People who bead together stay together: A story on the Maasai

People who bead together stay together: A story on the Maasai

When you think of Africa and its culture one thing that must come to mind is the vibrant printed clothes and dazzling jewellery Africans wear. Throughout the continent, whether it be in the North or in Sub-Sahara Africa, inhabitants of the continent love to wear cultural masterpieces to showcase the beauty of their tribe/culture.

When travelling through Africa, you will observe a mix of cultures in every country.  Astonishingly, what is worn in Kenya, is proudly embraced in Guinea. The Nigerian gele is adored by women throughout Western Africa. And in recent years has become a must have accessory for every bride. The kente cloth in Ghana holds great value and is also celebrated all over Western Africa. In Guinea the leppi is a masterpiece worthy of its name and deserving of being promoted across the globe.

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Today, I want to highlight the Maasai people and their beautiful artwork. Maasai, which refers to people speaking maa, is a semi-nomadic and pastoral tribe from Kenyan. The Maasai are generally recognized by the red robes set they wear. Like all African countries, Kenya is home to multiple tribes. Up until the 20th century the Maasai were the dominating tribe in Kenya. This tribe consists of people who have greatly retained their core traditions and lore. The Maasai are brave people who in time have seen their lands taken from them by British settlers. For them, the ideal life consisted of living by their cattle. There are still many Maasai villages in Kenya, however, most of what used to be their land has been converted in farming land, or taken over for government projects.


A beautiful culture from the Maasai involves beading. This is a culture that is passed down from generation to generation. The reason Maasai do this, is because they firmly believe in the importance of preserving one’s culture. They believe that by leaving one’s culture a person becomes a slave. The Maasai beadwork is traditionally done by women. The beads are seen as an amplifier of beauty for women.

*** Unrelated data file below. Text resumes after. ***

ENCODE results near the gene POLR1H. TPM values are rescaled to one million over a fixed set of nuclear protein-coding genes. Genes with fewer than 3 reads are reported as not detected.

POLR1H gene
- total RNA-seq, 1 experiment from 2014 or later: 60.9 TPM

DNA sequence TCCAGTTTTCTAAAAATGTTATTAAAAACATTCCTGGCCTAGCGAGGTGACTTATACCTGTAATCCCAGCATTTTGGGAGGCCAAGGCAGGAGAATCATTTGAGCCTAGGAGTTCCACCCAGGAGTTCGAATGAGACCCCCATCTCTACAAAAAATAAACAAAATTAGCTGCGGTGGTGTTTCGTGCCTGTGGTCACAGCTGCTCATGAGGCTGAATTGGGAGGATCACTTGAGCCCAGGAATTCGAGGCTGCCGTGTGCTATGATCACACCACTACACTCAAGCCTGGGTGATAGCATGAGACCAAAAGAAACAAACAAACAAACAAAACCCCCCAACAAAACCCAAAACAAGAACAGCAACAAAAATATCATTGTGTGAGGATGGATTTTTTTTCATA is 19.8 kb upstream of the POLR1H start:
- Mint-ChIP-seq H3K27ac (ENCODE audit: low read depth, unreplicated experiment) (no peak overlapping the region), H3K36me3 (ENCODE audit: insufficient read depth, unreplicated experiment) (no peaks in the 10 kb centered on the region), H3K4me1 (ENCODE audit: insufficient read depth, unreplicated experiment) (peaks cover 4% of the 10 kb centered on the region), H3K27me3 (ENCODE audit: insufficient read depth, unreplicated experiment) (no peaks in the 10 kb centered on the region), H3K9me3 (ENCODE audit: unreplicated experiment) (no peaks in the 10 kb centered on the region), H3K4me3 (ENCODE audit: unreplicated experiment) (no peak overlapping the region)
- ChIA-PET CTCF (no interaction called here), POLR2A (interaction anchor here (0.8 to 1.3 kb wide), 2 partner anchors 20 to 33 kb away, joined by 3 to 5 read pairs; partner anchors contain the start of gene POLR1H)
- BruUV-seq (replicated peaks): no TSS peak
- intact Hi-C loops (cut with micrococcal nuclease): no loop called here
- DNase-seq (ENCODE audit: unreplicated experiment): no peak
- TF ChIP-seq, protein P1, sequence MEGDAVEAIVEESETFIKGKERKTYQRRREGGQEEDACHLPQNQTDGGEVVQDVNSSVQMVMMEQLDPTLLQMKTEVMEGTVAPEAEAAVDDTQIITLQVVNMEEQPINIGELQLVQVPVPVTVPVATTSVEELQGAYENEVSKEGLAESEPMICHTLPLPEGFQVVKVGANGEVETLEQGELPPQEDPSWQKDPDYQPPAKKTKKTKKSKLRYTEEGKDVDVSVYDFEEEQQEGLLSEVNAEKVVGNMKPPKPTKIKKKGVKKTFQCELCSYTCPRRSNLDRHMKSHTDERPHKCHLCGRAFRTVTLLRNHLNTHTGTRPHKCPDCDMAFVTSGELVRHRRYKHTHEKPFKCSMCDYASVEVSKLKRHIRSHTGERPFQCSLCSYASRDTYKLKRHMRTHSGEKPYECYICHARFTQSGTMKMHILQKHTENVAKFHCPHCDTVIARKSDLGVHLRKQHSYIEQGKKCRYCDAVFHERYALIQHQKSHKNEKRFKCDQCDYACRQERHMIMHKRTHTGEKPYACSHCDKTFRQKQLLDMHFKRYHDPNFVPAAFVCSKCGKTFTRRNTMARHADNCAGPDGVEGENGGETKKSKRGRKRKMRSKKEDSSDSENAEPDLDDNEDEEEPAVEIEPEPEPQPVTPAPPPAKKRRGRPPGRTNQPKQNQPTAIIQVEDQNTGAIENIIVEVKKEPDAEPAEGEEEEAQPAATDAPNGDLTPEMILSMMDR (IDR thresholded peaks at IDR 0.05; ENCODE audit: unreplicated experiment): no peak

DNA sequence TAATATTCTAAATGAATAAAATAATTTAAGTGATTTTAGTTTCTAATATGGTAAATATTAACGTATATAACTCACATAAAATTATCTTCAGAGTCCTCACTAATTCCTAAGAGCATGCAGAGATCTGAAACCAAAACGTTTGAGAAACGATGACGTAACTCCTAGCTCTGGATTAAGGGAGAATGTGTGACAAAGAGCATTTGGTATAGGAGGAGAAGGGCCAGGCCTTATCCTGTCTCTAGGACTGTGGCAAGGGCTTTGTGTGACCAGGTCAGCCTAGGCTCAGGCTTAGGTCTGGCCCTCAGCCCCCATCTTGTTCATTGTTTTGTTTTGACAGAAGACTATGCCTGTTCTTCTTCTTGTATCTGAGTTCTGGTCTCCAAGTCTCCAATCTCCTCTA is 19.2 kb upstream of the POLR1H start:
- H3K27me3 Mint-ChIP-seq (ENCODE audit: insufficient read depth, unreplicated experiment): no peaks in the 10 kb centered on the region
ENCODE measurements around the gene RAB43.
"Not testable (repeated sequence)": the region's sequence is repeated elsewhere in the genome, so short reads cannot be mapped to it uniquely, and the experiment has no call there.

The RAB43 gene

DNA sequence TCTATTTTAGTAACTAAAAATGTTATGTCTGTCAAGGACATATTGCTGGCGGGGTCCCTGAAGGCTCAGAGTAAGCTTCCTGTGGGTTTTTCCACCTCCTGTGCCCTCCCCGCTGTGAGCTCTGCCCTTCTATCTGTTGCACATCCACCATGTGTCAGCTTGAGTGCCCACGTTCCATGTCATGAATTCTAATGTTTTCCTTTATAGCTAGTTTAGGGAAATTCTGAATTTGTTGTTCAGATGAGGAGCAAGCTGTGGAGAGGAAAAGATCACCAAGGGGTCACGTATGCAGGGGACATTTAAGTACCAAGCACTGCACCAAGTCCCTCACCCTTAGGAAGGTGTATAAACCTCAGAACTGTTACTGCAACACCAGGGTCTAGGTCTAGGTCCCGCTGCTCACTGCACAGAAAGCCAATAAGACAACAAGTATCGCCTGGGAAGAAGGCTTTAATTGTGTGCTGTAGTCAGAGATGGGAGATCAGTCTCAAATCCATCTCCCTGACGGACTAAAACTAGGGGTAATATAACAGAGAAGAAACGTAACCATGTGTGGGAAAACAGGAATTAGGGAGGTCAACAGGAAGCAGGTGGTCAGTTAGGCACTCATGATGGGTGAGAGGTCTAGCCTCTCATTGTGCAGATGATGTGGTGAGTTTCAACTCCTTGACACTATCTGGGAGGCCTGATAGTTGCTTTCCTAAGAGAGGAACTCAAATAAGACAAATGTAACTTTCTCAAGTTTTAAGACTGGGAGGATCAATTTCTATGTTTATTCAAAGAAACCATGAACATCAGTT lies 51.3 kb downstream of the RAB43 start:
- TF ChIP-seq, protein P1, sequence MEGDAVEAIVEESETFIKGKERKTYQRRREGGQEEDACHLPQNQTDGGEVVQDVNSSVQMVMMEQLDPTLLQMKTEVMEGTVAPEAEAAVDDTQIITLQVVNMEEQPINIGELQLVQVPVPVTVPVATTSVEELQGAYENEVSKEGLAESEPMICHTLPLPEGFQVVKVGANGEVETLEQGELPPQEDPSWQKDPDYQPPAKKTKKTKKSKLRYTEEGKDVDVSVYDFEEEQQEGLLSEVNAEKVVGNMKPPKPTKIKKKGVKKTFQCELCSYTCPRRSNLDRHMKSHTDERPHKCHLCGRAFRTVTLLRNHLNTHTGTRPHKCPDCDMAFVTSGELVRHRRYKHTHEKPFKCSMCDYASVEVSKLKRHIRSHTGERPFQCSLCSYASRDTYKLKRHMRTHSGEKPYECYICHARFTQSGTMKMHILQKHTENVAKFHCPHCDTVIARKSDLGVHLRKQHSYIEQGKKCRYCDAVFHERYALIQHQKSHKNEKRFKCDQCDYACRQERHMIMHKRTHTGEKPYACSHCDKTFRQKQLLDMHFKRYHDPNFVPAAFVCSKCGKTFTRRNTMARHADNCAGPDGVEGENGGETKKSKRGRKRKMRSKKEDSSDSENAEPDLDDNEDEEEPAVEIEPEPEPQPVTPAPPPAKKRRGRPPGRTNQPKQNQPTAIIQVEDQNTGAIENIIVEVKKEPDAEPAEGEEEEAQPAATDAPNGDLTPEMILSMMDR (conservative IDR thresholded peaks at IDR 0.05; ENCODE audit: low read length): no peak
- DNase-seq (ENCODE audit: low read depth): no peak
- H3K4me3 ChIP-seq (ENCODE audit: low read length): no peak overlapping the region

It is not surprising that the Maasai excel at beading. There are different types of beads for different occasions. And the colours of the beadworks have different meanings. The meaning of a bead colour may vary depending on the village a person is from. A few common meanings are:

Red: is for strength
Green: represents the fertile soil that feeds the cattle.
Orange: is for warmth and hospitality.


While the Maasai have remained faithful to their traditions and many still live in villages, the Maasai women have embraced their beadwork and transformed it into a source of income. Throughout Kenya, people enjoy the Maasai beads. It is promoted on a local and international level. The Maasai beadwork has become a pride and a great business for the Maasai. Jewelry to adorn yourself with, to embrace your beauty.

With Shop-Hadia we are pleased to be able to partake in promoting the beautiful work of the Maasai by selling the Maasai bracelet.


Pick your favorite color and adorn yourself with these unique masterpieces, because note, every Maasai bracelet is unique and handmade.


Who are the Maasai; retrieved from:,the%20struggles%20they%20must%20endure.

The Maasai, retrieved from:

The Maasai culture and traditions, retrieved from:


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